Meanwhile, legislation for Universal Military Training (UMT), which Truman, Forrestal, and Army Chief of Staff George C. Marshall promoted as the only satisfactory alternative to large standing forces, went nowhere on the Hill. The War Department, reflecting Army interests, continued to recommend UMT, rather than forces-in-being, as the mainstay of American defense in the atomic era on the grounds of fiscal prudence and military efficacy. Yet Congressmen and interest groups often voiced the suspicion that UMT was somehow un-American. In April 1946, Congress unenthusiastically extended the draft through March 1947, but forced the services to resort to voluntary recruitment between April 1947 and August 1948. The United States continued to maintain the largest navy and air force in the world and to retain a monopoly on the atomic bomb. But after one takes into account American commitments in occupied territories, the United States lacked the ground forces required to intervene in anything greater than a minor conflict, such as that over Venezia Giulia. Another result of demobilization and the failure of UMT was to highlight the importance of atomic weapons in defense planning.

By both choice and necessity, the Truman administration relied more on economic than military power to achieve its foreign policy aims. Strategic planning reflected this emphasis. The Joint Chiefs did not approve a statement of general military strategy until mid-1947, nor a war plan until 1948, for they accepted the State Department's assessment that the main danger facing the United States was political rather than military. Similarly, the Army air staff did not fully accept the deterrent concept of powerful air forces in place and on the alert until 1947.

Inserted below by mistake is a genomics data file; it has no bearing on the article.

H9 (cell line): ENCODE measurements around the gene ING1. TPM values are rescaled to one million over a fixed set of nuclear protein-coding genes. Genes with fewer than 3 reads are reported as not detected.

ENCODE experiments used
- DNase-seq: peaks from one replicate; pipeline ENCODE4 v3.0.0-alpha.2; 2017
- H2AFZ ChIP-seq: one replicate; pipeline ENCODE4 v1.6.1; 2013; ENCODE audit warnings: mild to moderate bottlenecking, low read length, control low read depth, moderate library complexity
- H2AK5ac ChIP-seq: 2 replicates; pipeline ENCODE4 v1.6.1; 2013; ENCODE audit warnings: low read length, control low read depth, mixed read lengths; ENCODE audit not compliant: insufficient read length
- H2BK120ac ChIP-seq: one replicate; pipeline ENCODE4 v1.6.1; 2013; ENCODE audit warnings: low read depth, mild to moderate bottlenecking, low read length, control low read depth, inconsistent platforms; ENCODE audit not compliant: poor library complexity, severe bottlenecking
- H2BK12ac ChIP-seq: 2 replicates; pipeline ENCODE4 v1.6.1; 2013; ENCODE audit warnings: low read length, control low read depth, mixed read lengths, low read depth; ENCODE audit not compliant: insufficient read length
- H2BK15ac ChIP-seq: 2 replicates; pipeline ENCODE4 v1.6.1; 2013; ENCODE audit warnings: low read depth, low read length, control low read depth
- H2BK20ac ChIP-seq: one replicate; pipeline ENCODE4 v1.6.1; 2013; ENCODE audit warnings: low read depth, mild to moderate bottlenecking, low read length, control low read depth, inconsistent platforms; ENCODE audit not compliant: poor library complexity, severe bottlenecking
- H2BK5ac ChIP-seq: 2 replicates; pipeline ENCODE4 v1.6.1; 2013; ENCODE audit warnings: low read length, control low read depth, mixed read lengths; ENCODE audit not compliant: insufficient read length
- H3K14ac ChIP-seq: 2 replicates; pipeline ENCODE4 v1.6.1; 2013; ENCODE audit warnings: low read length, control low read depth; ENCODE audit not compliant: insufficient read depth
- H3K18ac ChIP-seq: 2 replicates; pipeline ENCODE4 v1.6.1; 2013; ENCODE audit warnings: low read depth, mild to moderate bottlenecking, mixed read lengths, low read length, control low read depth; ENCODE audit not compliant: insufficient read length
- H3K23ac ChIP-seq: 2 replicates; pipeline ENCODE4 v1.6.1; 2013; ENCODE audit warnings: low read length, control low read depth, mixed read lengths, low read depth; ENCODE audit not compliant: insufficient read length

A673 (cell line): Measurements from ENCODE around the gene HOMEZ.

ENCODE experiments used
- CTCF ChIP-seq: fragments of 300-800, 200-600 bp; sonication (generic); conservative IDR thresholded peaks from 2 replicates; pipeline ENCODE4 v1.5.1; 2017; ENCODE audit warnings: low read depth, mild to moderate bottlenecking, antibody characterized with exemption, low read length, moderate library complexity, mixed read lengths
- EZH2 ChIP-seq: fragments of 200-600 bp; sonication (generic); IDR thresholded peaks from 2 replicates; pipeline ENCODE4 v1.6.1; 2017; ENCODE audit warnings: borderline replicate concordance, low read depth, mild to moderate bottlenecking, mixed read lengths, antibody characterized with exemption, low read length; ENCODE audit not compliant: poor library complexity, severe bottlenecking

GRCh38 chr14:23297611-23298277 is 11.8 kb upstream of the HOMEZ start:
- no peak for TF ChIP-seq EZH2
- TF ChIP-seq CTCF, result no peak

Although the pace and scale of demobilization dismayed the President and his advisers, almost everyone agreed that major cuts in defense spending were in order. Administration officials perceived no immediate threat to U.S. security and feared that the continuation of wartime expenditures and deficits, or anything approaching them, would bankrupt the country. While the war had demonstrated the power of expansionary fiscal policies to spur enormous growth and high employment, Keynesian economics--in the sense of major compensatory spending to stimulate the economy--had made little headway among either the general public or Truman's Cabinet, which assigned priority to balancing the budget. Hence, the annual rate of military spending plunged from $90.9 billion in January 1945 to $10.3 billion during the second quarter of 1947 (see appendix, graph 3). The cessation of hostilities would have prompted defense cutbacks in any case, but the fiscally conservative mood of the country, which Truman and his advisers shared, caused what in retrospect appears a precipitous dismantling of the American military machine.

No pervasive, national security "ideology" characterized U.S. military thinking in the early postwar period. The disorganization, misconceptions, and infighting that had disrupted the military services during the war continued well into the postwar period. This does not mean that the military services did not engage in contingency planning for wars of the future, against Russia among other hypothetical enemies. Military planning, however, was not the same thing as actual defense programs, for the Truman administration did not believe that the Soviet Union posed a direct military threat to the United States at the end of the war. Instead, the containment doctrine that evolved from early confrontation with the Soviet Union would prescribe primary reliance upon the greatest American asset of all, its unrivalled economic power.